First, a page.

A 2016 Pew Charitable Trusts survey found that 55 percent of American households don’t have enough savings to replace a month of lost income; and a 2014 Bankrate survey revealed that only 38 percent of Americans have enough savings to cover a $1,000 emergency room visit. If you identify with these scenarios, bolster your finances with some of these budget hacks below:
– Establish an automatic savings plan. If you set up an automatic savings plan, a portion of each paycheck is sent directly to your savings account without having to think twice about it. Contact your bank to set up an automatic savings plan and get advice from a representative on how much to set aside. And don’t worry about discussing finances with a representative, it’s their job and they’ll give you a professional and unbiased opinion you might not get from a friend or family member.
– Buy store brand items. Don’t spend the extra few dollars on a name brand item; instead, opt for the generic pasta sauce or cleaning agent. The ingredients list between name brands and store brands are generally the same, and those dollars add up when paying for an item you regularly use.
– Plan your meals ahead. It’s a waste of gas, time and money when you run to the store for missing dinner ingredients when you have an otherwise full pantry and fridge. Plan your meals ahead of time so you don’t find yourself scrambling to make something at the last minute, or worse, spending more money to eat out. Good options to always buy in bulk (that are versatile and generic brand) include pasta, bread and milk.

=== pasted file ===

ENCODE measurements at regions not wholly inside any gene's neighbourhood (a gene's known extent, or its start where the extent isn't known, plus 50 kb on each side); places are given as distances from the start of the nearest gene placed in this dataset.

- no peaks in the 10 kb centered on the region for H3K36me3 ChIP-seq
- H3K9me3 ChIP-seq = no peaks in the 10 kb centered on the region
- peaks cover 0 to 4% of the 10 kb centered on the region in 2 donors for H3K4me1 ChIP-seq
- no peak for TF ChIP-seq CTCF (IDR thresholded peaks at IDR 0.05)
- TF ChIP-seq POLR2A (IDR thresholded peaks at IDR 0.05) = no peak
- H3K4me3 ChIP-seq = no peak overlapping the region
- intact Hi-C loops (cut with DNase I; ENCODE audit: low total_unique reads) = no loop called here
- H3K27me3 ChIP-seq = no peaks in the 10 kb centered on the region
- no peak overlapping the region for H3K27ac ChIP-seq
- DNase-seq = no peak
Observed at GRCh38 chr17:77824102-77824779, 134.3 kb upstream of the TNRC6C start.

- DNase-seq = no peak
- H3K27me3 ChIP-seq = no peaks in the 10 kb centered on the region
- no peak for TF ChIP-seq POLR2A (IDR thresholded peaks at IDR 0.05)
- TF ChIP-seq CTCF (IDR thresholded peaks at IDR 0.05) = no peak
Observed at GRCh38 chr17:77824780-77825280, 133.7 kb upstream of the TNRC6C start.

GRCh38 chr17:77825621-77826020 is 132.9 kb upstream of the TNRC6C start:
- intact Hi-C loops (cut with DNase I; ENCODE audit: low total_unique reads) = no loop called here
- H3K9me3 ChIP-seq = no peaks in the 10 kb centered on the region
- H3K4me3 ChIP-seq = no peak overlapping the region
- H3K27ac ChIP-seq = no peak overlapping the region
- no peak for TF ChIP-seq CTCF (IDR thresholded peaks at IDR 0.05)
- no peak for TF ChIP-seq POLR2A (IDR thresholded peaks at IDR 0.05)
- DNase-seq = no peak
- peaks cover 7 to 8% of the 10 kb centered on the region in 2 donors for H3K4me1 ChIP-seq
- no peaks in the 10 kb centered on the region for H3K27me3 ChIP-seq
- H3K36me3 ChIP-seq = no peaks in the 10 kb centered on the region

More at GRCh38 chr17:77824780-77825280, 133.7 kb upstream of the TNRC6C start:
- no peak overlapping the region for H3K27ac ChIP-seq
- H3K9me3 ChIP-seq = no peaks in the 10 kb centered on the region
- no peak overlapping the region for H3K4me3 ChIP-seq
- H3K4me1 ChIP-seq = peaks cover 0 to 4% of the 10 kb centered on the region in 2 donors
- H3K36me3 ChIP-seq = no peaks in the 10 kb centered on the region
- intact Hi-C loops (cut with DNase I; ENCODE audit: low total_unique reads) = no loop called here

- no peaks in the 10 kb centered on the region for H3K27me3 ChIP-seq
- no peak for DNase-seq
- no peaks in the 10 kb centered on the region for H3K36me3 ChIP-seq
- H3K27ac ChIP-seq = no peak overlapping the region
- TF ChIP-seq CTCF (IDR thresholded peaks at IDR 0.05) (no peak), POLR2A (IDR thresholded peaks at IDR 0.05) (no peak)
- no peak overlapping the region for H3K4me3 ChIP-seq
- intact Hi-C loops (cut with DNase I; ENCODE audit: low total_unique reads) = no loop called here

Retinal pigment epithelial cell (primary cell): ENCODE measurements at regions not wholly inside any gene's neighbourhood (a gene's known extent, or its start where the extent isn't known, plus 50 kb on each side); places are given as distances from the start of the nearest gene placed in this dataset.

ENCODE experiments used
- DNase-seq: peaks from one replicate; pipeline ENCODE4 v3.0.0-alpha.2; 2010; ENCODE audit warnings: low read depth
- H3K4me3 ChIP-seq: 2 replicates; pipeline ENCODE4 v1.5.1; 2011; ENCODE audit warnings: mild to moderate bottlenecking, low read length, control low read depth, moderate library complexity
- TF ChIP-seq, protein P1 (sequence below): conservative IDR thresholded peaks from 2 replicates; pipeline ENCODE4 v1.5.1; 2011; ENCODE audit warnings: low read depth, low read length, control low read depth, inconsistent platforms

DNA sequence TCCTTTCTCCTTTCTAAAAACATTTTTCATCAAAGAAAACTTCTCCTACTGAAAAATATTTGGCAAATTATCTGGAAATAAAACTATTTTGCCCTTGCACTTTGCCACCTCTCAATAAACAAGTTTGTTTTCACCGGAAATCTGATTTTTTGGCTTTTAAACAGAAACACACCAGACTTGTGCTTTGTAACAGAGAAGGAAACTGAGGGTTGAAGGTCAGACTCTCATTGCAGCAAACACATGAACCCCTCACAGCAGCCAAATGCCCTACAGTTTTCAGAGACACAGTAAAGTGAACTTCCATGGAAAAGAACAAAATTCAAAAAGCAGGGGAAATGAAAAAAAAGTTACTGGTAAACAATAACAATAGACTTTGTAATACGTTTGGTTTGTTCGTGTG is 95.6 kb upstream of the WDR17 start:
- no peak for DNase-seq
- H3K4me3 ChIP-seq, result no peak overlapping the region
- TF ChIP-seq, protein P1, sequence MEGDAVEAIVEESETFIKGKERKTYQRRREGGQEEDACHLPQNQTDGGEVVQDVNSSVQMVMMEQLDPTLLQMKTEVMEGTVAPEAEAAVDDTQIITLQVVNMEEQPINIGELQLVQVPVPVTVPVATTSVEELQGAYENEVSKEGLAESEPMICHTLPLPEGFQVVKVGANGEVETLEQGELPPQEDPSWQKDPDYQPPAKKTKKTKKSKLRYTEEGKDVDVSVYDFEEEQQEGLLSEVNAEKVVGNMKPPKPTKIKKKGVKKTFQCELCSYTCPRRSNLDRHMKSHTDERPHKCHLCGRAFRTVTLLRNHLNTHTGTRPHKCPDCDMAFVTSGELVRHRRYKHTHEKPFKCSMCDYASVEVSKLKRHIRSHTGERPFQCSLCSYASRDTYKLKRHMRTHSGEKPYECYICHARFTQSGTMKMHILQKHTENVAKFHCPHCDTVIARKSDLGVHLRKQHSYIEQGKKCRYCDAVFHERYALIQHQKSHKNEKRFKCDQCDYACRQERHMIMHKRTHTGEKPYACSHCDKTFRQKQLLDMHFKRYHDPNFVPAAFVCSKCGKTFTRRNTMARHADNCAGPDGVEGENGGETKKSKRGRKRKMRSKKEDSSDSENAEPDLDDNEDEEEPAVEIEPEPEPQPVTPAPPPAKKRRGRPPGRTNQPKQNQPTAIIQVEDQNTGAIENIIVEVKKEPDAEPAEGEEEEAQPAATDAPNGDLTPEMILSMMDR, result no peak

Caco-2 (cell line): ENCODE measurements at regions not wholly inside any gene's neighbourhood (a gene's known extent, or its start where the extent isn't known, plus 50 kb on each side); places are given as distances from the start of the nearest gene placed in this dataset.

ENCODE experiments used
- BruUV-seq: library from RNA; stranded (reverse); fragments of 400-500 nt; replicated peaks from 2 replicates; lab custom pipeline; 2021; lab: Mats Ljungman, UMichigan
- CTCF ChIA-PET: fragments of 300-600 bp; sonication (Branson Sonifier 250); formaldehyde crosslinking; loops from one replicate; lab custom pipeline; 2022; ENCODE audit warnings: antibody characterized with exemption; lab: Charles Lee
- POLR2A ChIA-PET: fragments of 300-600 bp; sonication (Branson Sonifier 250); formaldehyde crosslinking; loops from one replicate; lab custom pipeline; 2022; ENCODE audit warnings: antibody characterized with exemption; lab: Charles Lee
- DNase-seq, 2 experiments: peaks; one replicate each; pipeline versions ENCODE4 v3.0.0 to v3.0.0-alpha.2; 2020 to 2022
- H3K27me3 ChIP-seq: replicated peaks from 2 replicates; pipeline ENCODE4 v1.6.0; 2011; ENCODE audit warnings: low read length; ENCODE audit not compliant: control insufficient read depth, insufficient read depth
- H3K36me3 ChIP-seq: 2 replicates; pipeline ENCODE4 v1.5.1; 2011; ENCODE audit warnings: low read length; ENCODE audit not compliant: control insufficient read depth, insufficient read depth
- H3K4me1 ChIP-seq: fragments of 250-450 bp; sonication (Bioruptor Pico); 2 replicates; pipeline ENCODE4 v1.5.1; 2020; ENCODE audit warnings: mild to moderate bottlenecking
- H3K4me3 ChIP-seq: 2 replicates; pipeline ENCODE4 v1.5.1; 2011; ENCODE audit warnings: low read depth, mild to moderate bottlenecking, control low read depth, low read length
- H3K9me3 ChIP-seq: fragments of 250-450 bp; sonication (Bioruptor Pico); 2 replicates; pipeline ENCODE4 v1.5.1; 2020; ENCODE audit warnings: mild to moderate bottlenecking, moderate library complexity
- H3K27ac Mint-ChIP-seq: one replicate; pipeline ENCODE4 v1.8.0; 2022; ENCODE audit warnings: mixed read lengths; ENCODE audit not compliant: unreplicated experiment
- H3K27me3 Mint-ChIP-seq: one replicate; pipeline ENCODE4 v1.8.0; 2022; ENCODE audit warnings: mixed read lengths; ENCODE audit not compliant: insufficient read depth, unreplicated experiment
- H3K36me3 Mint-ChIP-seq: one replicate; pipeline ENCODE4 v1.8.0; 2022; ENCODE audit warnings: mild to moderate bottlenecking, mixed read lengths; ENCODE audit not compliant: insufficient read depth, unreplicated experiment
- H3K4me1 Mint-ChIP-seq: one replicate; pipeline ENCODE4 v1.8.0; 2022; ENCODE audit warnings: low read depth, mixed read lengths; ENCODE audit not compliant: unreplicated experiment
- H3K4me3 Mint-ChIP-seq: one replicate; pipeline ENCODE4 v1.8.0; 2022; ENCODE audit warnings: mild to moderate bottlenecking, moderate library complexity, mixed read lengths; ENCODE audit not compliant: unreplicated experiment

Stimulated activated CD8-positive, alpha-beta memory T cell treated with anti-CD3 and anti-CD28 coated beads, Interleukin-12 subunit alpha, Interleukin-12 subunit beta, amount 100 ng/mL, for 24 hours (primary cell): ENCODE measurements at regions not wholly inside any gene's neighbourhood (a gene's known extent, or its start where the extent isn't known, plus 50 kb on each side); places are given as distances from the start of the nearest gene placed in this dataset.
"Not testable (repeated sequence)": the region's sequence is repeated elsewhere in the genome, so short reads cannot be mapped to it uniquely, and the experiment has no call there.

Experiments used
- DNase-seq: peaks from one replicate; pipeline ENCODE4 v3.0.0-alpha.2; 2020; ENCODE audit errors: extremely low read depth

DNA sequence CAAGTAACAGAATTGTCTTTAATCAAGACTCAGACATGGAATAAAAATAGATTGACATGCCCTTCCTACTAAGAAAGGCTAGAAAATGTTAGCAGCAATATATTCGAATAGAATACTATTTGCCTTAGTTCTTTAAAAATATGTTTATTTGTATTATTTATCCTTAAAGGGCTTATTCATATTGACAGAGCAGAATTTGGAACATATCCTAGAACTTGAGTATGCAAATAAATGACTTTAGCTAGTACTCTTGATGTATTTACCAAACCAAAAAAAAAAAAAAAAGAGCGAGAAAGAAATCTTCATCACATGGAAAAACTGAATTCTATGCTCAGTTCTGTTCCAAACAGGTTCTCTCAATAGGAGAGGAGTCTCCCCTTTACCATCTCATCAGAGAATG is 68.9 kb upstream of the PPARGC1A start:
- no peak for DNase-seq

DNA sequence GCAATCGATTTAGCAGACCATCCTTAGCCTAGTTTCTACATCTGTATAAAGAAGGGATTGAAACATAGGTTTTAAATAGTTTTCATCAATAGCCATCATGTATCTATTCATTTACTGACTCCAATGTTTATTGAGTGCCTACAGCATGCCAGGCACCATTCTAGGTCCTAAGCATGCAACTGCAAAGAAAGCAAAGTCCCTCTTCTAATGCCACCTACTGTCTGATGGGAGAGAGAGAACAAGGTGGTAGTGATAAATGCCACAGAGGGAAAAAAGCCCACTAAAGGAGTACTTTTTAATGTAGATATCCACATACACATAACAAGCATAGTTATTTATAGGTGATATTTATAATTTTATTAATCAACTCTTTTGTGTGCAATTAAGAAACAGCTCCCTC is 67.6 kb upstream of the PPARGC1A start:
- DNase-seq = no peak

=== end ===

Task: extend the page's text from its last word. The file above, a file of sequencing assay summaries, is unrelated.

– Compare prices and shop smart. Plan your errands ahead of time. If you find yourself at a home goods store for home shopping, don’t buy groceries because they don’t have a loyalty rewards program like chain grocers. And the same goes for clothing: don’t drop extra money on a plain white shirt at a specialty store when you can shop around for cheaper – and bulk – items online. And if you’re shopping around a major holiday, wait to see if there are any deals or sales happening before purchasing anything.
– Declutter. Sometimes something as simple as cleaning the space around you can help get your finances in order. Donate clothing you don’t wear anymore to get a sense of what you regularly wear and how often you need to shop. Clear up your office space so you aren’t always buying packs of pens and sticky notes. Cancel subscription services (gym or streaming) that you no longer use.
Adapted from The Motley Fool